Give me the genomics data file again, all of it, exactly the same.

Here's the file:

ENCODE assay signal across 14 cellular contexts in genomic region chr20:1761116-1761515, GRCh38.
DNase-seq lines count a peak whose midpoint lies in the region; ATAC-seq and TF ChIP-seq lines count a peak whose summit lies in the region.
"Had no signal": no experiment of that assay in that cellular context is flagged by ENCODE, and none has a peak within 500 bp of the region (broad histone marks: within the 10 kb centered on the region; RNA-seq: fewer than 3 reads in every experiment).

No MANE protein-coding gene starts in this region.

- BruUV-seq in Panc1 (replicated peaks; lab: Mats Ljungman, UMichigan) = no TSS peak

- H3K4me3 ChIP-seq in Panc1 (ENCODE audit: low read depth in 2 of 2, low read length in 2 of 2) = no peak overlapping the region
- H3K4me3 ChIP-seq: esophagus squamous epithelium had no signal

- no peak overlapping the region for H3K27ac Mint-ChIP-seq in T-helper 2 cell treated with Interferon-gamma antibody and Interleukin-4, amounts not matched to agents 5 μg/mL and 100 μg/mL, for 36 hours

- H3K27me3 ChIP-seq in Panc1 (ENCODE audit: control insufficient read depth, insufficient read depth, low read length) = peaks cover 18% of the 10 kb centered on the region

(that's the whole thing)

ENCODE assay signal across 14 cellular contexts in genomic region chr20:1761116-1761515, GRCh38.
DNase-seq lines count a peak whose midpoint lies in the region; ATAC-seq and TF ChIP-seq lines count a peak whose summit lies in the region.
"Had no signal": no experiment of that assay in that cellular context is flagged by ENCODE, and none has a peak within 500 bp of the region (broad histone marks: within the 10 kb centered on the region; RNA-seq: fewer than 3 reads in every experiment).

No MANE protein-coding gene starts in this region.

- BruUV-seq in Panc1 (replicated peaks; lab: Mats Ljungman, UMichigan) = no TSS peak

- H3K4me3 ChIP-seq in Panc1 (ENCODE audit: low read depth in 2 of 2, low read length in 2 of 2) = no peak overlapping the region
- H3K4me3 ChIP-seq: esophagus squamous epithelium had no signal

- no peak overlapping the region for H3K27ac Mint-ChIP-seq in T-helper 2 cell treated with Interferon-gamma antibody and Interleukin-4, amounts not matched to agents 5 μg/mL and 100 μg/mL, for 36 hours

- H3K27me3 ChIP-seq in Panc1 (ENCODE audit: control insufficient read depth, insufficient read depth, low read length) = peaks cover 18% of the 10 kb centered on the region